For some reason, I always seem to make things harder than they need to be. I think I subconsciously create work when there isn’t any. And I think this wastes my time.
I’m not sure if it’s a female trait – I know a whole lot of my women friends who do the exact same thing.
It could be indoctrination from childhood that working hard is the key to everything.
- If you work hard, and put in the time, you’ll be a success.
- Where does money come from? Hard work!
- The only place success comes before hard work is in the dictionary!
- Hard work beats talent. The price of success is hard work.
It seems that something isn’t worth doing if it’s not hard work, right?
Deciding what to write about used to be one of those tasks that I labored over. Part of it was procrastination and part was not being sure what people wanted to read about.
I’ve made so many lists of ideas and topics and strategies, but I’ve not been convinced that they are what I should use. Especially right now, when I’m writing a lot to develop this habit and build up a library of content. My current strategy is just to write useful things for a while. Once I have the habit down, I can get a little more sophisticated with strategy and planning.
So it should be easy, but it’s still a struggle, even with a list of 100+ ideas ready to go.
Then I heard something that changed my outlook.*
What would my problem look like if things were easy?
I’m not 100%, but I’m pretty sure I heard this from Kim Doyal. By the way, you should sign up for her free Content Traffic Kickstarter course – it’s better than paid courses out there.
So, what would it look like if it were easy to generate blog topics that I knew my people want to read about? Well… I thought about it… I would be easy if my clients told me what they wanted to know about.
Yeah, they have told me! My clients ask me questions all the time.
So, I started digging through my emails and messages from clients. I pulled out questions they’ve asked and made note of the things more than one person has asked. I also looked at the little bits of info I’d sent out, knowing clients would need it, but didn’t know to ask. Turns out, I do have some topics my clients (and hopefully other people, just like my clients) want to read about.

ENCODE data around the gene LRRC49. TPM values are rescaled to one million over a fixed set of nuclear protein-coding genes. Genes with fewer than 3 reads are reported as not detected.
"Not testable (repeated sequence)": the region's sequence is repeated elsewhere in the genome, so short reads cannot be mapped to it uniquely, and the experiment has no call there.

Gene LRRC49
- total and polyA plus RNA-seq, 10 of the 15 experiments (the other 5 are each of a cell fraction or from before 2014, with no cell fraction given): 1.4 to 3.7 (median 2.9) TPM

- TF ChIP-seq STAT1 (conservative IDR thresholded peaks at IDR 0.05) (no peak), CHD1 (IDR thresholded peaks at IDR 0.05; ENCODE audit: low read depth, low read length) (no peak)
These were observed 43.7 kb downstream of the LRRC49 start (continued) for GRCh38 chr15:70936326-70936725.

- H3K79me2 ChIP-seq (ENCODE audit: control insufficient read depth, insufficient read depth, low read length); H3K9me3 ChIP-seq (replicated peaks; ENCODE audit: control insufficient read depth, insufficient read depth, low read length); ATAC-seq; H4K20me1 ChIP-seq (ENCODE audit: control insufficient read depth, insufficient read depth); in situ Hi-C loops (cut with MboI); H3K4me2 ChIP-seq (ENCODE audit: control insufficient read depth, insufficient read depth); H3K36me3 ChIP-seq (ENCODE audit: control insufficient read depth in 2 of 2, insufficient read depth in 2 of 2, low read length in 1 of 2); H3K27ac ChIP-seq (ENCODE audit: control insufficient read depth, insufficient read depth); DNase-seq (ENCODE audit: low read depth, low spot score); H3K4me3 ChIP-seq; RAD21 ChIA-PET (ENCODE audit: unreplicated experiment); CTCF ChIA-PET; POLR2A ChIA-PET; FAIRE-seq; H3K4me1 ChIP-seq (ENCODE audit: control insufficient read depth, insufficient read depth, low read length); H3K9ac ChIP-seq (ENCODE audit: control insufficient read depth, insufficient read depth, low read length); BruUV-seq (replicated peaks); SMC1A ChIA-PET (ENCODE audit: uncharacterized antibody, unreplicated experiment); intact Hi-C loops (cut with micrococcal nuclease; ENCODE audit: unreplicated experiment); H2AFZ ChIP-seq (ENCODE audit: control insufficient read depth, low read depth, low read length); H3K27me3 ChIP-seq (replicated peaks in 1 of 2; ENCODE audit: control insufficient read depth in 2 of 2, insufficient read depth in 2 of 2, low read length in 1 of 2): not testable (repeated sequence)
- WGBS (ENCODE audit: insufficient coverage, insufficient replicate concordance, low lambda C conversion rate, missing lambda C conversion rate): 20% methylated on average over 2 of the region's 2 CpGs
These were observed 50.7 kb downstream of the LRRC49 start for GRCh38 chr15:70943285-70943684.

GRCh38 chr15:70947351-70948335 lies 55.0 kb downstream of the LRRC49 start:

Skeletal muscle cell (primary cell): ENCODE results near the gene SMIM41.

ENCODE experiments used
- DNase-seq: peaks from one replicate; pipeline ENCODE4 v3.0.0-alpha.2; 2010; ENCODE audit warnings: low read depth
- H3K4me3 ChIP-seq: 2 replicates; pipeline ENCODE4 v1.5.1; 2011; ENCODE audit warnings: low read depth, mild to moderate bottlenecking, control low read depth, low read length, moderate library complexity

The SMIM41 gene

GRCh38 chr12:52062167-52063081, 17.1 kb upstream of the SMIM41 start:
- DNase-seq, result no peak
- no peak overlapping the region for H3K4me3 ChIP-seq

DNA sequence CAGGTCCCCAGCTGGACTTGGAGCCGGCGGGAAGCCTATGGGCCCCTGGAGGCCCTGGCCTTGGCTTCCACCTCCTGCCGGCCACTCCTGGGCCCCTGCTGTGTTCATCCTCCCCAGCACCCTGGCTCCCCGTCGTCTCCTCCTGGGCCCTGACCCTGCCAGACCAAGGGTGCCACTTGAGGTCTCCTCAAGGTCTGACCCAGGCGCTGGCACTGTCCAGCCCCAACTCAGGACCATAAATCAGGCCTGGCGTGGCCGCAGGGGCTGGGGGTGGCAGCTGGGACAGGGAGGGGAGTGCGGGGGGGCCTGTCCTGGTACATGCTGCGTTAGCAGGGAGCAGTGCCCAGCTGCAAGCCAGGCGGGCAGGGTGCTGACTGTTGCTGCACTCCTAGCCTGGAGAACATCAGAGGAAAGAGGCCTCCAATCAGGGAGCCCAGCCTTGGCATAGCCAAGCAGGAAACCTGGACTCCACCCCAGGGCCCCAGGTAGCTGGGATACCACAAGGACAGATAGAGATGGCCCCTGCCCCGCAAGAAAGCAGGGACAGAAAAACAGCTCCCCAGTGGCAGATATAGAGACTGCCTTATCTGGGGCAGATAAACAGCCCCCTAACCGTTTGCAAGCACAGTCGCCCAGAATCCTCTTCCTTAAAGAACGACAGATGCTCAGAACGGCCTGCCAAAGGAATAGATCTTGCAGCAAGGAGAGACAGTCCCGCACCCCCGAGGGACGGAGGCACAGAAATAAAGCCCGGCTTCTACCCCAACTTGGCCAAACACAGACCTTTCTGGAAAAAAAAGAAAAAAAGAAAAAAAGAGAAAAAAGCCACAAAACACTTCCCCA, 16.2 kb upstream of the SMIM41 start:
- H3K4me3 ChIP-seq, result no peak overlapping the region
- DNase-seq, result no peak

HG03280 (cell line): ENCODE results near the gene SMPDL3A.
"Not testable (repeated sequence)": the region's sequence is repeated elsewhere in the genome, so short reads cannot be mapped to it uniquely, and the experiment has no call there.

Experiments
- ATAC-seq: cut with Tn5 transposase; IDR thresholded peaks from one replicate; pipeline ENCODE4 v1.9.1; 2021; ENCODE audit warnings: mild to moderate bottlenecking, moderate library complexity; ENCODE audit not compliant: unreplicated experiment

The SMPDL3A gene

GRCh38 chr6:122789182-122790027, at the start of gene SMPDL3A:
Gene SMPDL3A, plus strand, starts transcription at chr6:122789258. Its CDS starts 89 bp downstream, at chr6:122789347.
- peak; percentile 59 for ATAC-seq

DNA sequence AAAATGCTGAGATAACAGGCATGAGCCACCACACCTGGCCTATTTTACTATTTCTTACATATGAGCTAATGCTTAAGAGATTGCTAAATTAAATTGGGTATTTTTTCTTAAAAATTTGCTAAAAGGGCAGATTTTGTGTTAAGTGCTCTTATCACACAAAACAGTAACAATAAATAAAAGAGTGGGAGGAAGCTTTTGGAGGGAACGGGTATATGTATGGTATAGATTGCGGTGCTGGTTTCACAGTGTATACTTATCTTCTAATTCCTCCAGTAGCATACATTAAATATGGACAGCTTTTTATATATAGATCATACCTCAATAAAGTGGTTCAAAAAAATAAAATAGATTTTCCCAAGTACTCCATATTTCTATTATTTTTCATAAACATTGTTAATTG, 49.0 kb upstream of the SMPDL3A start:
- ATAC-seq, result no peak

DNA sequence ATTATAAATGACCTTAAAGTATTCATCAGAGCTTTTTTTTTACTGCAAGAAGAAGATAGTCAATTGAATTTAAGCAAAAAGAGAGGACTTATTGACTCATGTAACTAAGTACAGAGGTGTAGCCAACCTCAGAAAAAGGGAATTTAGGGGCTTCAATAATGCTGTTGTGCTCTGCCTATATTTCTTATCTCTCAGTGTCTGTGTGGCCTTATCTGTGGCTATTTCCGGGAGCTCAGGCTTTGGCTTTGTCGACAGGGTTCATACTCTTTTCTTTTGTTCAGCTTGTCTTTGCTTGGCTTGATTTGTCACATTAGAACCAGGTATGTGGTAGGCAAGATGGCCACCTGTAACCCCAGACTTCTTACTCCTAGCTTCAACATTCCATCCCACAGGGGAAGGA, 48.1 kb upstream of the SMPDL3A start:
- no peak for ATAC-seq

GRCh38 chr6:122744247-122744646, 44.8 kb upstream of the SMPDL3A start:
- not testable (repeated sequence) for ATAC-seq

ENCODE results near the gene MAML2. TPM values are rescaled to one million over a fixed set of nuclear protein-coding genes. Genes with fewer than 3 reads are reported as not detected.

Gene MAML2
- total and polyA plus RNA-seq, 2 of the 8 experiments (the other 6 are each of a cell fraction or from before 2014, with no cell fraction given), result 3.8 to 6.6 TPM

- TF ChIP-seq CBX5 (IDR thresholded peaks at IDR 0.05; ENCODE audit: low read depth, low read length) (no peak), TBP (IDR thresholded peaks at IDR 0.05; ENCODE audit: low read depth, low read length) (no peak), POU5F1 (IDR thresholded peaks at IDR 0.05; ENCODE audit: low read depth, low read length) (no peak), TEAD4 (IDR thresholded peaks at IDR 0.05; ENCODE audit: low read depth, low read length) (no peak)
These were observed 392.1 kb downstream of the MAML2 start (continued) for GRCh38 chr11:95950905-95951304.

If this sounds like something you want to tackle, but aren’t sure how to start, here’s how I am approaching it:
I’m going back client by client. So I started with email from my very first client! I’m keeping track of questions asked or valuable information given on a simple spreadsheet with counts for how often the topic comes up. I actually have only made it through my first couple of years of clients, and I’m working through the rest now, in random, spare bits of time.
Plus, I’m adding topics and ideas to my list as current clients ask them. I’ll keep this ongoing, since it’s much faster than having to dig through emails at some future date.
And finally, I’m looking at the topics, the total times asked or mentioned, and thinking about where I want to go in the future. I don’t want to be writing about topics that I don’t want to be part of my business in the future. The topics have to be something that will help both my clients and me too.
For example, I get many questions about email. I have zero interest in setting up or troubleshooting email addresses and inboxes, for myself or my clients. So I don’t want to write too much about the technical side of email set up. Instead, I may write a guide on how clients can handle their own email setup to use as a reference.
So, keep a spreadsheet or database of ideas that already resonate with your audience. Then add information about the blog posts you do actually write to that spreadsheet, like the name, the link, the publish date, and the blog category. It can be a wonderful resource the next time you get those same questions.
You can just reply to questions with links to your published posts. You will save a whole bunch of time, and you will be boosting your authority at the same time. Only experts will have published all that information your client wants to know, right?
*My outlook has changed but habit changes are still a work-in-progress. I’m trying.
You're a business-owning mom, so you use this guide to prioritize your tasks in 2 minutes, and have 41 minutes left to knock out a task.